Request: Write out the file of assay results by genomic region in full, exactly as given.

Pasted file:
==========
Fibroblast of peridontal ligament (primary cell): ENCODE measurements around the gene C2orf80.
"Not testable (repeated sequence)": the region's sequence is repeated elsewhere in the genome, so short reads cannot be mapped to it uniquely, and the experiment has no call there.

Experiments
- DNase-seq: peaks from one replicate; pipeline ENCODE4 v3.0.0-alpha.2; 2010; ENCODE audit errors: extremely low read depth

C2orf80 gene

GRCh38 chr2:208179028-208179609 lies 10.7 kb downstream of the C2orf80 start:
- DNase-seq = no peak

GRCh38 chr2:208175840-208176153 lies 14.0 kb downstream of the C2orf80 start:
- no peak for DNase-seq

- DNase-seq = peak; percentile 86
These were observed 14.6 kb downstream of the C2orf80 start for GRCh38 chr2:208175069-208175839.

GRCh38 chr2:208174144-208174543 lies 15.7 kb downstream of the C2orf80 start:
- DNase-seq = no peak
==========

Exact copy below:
Fibroblast of peridontal ligament (primary cell): ENCODE measurements around the gene C2orf80.
"Not testable (repeated sequence)": the region's sequence is repeated elsewhere in the genome, so short reads cannot be mapped to it uniquely, and the experiment has no call there.

Experiments
- DNase-seq: peaks from one replicate; pipeline ENCODE4 v3.0.0-alpha.2; 2010; ENCODE audit errors: extremely low read depth

C2orf80 gene

GRCh38 chr2:208179028-208179609 lies 10.7 kb downstream of the C2orf80 start:
- DNase-seq = no peak

GRCh38 chr2:208175840-208176153 lies 14.0 kb downstream of the C2orf80 start:
- no peak for DNase-seq

- DNase-seq = peak; percentile 86
These were observed 14.6 kb downstream of the C2orf80 start for GRCh38 chr2:208175069-208175839.

GRCh38 chr2:208174144-208174543 lies 15.7 kb downstream of the C2orf80 start:
- DNase-seq = no peak